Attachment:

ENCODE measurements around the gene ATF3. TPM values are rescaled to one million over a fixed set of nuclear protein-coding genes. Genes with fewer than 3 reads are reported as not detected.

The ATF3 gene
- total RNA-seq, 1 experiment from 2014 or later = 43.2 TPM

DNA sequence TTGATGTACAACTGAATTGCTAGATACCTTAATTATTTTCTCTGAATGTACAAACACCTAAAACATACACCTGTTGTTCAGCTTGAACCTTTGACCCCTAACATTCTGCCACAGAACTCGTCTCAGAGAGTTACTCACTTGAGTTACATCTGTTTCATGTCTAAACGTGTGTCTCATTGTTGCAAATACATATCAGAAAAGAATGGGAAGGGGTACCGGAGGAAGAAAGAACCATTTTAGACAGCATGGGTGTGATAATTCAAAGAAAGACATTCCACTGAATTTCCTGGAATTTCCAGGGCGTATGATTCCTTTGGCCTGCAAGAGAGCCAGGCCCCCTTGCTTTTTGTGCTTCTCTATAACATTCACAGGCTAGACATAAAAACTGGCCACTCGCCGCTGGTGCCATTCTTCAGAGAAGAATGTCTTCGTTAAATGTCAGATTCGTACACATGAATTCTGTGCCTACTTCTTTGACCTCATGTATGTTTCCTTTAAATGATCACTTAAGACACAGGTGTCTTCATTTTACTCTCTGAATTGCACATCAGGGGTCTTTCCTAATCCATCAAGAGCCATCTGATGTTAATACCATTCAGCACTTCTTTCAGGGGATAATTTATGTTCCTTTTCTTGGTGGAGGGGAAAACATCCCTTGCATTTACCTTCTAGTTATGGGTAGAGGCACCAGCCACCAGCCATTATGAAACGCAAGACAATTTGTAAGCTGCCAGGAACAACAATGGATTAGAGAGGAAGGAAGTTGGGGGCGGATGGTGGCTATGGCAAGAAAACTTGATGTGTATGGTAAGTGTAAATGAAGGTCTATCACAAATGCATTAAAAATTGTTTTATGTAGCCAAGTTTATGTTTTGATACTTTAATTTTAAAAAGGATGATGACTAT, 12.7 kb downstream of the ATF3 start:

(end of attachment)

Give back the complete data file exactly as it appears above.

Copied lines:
ENCODE measurements around the gene ATF3. TPM values are rescaled to one million over a fixed set of nuclear protein-coding genes. Genes with fewer than 3 reads are reported as not detected.

The ATF3 gene
- total RNA-seq, 1 experiment from 2014 or later = 43.2 TPM

DNA sequence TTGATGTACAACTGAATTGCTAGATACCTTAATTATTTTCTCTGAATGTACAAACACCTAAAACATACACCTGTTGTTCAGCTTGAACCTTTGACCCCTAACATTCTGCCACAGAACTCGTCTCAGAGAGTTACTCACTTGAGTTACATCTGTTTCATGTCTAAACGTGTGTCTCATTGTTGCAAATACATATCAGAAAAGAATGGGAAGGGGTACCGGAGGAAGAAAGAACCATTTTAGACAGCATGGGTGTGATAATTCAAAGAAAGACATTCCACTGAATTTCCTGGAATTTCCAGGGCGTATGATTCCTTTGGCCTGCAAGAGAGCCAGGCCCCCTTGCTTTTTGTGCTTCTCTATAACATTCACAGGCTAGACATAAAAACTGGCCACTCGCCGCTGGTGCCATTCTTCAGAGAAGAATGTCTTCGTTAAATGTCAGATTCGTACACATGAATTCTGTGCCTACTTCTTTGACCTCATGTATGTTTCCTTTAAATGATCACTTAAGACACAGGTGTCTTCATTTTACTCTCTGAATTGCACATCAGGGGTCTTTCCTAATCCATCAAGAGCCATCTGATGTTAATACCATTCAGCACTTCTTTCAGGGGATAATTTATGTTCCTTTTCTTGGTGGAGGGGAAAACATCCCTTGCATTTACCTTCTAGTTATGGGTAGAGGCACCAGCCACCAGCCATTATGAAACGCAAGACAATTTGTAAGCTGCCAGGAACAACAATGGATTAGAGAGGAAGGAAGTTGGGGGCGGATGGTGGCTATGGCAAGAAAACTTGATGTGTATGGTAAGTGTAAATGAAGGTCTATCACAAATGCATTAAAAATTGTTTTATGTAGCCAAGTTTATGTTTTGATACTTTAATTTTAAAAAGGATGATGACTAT, 12.7 kb downstream of the ATF3 start: